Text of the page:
• By John F. Chisholm •
Changing the oil on the Daimler is easy. The drain plug is at the bottom on the left side of the oil pan. Simple. Even I can do it, no problems.
Alas! Changing the oil filter is another operation altogether. The car uses an insert filter. The canister is on the right side of the block. A cylinder head is immediately above it. An exhaust manifold abuts it on the right. The single bolt holding the whole thing together is on top. That’s right. In the unreachable, untouchable, unseen and un-seeable area immediately beneath a massive, cast aluminum cylinder head and close behind a burning hot exhaust manifold lies the fastener that retains the oil filter in place.
I should mention that while the canister is visible from below, it’s obscured by the now combined exhaust headers in what has become a large, potentially molten, exhaust pipe. Yeah. Removing this filter is anything but simple. In fact, it’s easier trespassing at the White House. Much.
Nevertheless, it’s my car. I have to try. All the time, effort and money invested in this engine and I’m not changing the oil filter? Ha! Keep dreaming.
I waited until the engine was cold. What else could I do? (Like most mechanics, I prefer changing the oil and oil filter while they’re hot. You remove more of the dirty oil. It’s quicker. It’s cleaner, too. Oil has a lower viscosity when it’s hot.)
I jacked the car up and removed the right, front wheel for good measure. I wanted all the room I could arrange. Then I unbolted the entire oil filter unit from the car, base plate included. Sure, it’s four fasteners rather than just one but at least it’s possible to reach them. Barely.
Please don’t imagine that it was fun. It wasn’t easy, either. Perhaps you heard me while I worked. But once the unit is extracted, removing the old filter is a snap.
But now stop. Think about this. Would you want to go through this enormous rigmarole every twenty-five hundred miles just to change your oil filter?
Me, either. Remember, too, that I’m not done. The unit still has to be reinstalled once the filter is changed.
That’s what got me thinking. In fact, that’s when it struck. The brain storm. My scalp prickled, growing hot. Sweat beaded my brow. My right eye twitched. The corner of my mouth developed a tic. “This is sheer genius,” I exclaimed, finger pointing skyward. I decided right then to re-machine my oil filter canister so that it would come apart from the bottom. Simple, right? In fact, why didn’t Daimler do this?
I worked at the transformation all Saturday. It’s more complex than it sounds. I drilled and tapped the base, made a long bolt to penetrate the entire length, welded a reinforcing washer to the bottom of the canister and generally carried on. The seal at the bottom gave me fits. But finally I came up with a solution, fitted the whole thing back together and checked for leaks.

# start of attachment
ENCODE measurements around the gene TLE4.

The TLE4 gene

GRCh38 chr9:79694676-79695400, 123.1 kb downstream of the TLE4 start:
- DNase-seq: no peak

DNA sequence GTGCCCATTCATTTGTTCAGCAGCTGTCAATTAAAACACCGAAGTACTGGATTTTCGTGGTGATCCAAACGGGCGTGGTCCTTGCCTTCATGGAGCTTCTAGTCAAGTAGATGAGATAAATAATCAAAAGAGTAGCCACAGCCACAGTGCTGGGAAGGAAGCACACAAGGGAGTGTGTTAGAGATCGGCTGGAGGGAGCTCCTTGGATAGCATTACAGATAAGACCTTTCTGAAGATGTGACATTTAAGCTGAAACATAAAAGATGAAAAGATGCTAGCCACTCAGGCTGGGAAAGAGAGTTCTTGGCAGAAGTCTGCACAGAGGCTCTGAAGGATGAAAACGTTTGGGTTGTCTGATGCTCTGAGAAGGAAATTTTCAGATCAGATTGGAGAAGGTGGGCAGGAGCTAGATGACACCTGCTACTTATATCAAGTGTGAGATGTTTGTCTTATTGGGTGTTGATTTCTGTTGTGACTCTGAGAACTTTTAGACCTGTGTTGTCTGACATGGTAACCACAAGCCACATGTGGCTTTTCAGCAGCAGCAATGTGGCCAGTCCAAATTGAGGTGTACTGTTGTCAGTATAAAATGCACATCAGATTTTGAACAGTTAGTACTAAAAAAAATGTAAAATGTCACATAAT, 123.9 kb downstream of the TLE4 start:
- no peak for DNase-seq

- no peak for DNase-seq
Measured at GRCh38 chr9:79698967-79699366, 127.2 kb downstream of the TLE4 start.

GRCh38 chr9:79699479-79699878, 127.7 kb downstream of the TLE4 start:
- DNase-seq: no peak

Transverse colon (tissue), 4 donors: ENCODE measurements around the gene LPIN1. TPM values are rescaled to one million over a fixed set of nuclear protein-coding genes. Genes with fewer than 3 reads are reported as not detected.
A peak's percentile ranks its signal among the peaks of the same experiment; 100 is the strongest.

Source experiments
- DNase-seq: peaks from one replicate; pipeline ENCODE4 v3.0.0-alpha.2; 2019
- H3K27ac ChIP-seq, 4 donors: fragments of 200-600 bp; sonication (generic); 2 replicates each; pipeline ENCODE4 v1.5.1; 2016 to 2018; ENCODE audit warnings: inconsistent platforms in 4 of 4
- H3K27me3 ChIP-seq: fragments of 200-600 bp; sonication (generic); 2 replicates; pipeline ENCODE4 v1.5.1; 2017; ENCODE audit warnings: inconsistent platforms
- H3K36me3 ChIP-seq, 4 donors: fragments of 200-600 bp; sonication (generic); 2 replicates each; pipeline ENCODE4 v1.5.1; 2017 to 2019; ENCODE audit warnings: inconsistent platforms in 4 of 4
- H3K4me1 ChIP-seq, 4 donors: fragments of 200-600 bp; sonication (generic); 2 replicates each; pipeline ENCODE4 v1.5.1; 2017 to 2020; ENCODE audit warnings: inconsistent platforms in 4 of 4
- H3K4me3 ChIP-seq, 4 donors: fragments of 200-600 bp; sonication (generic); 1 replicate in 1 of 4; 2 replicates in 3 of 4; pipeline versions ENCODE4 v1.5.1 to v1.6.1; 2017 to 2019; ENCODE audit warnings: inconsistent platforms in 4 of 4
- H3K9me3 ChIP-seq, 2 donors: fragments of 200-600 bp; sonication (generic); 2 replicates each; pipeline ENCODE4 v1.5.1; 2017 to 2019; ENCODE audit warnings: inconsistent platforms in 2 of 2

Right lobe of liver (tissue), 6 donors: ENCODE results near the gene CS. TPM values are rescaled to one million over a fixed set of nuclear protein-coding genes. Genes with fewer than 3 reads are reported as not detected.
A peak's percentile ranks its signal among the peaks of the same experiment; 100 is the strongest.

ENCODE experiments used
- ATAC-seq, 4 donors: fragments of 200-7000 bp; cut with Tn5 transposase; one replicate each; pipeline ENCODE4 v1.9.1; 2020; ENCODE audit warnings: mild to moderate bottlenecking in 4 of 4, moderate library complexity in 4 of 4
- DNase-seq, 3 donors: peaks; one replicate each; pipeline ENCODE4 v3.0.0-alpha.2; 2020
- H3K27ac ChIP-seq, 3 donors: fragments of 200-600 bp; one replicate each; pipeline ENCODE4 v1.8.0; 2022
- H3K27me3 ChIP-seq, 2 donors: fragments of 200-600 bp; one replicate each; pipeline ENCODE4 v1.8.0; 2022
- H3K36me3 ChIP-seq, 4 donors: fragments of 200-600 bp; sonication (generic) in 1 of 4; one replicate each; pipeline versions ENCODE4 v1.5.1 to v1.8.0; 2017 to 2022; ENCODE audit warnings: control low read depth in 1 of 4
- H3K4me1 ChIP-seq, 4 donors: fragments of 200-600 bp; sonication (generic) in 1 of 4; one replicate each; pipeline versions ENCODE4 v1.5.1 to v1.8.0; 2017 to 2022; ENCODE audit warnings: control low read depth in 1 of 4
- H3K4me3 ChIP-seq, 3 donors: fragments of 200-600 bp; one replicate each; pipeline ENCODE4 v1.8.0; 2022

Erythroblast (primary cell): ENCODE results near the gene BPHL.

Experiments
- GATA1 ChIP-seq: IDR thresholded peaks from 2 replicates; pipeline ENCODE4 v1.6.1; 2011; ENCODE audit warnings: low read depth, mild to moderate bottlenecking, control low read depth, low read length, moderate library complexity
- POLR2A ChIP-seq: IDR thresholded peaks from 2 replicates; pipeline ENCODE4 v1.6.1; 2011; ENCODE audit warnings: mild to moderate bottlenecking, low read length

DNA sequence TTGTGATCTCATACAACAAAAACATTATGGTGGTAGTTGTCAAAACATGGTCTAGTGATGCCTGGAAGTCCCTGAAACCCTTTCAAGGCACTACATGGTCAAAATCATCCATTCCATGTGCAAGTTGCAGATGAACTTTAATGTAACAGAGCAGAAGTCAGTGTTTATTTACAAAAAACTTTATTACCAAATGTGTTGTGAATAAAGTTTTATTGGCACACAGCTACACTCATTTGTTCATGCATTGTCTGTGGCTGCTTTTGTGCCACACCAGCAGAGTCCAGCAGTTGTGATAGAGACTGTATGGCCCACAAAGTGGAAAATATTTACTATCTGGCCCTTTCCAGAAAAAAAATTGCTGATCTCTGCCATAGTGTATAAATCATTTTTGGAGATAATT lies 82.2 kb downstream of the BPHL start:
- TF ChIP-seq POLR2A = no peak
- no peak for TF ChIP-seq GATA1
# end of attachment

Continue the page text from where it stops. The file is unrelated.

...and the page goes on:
There weren’t any. Ta-da-a-a!
Then I cleaned, primed and painted the whole thing, hanging it up to dry.
Leaving the garage, I was positively smug. Sure, altering that filter unit was a lot of work. But look at that shining light ahead of me; the goal. Just think of all that future effort I’ll avoid, thanks to my alteration.
Sunday morning I reinstalled the canister. My. I’m glad I started fresh. A gasket goes in-between the unit base and the block. I made one. Of course the old one has to be removed first. That would be easy if you could get at it. You can’t. That much didn’t change overnight.
Then all four bolts have to be restarted while holding the canister aloft in the other hand. Don’t forget that you’re doing this remotely using a socket and short extender to hold each fastener. Did you imagine that removal was fun? Reinstallation is even better. I promise.
But I succeeded. Finally. When finished, I lay back under the car, looking up, admiring my handiwork. “That’s perfect,” I crowed. “Now all I have to do when changing filters is remove that nut, the canister comes free and ― Voila! The job is done.” I peered more closely. The drop light provided harsh illumination. Something about the proximity of the nut to the exhaust pipe worried me.
“Okay-y-y,” I muttered on the exhale, drawing out the word in dread. “Let’s see how it works.” I grabbed a wrench.
That retaining nut came right off. “It sure ought to,” I declared. “Not only can you get at it, the threads are brand new.”
Then I grabbed the canister. It rattled. I rattled it harder. In fact, I shook the whole car, pulling and swearing for good measure. No matter. Because that’s where disassembly stopped.
Wouldn’t you just guess?
I’m no further ahead despite all my efforts.
So much for my brain storms.
It turns out that the exhaust pipe is in the way of canister removal from the bottom.
Wake Up, Obsessive Dreamer
• By John F. Chisholm •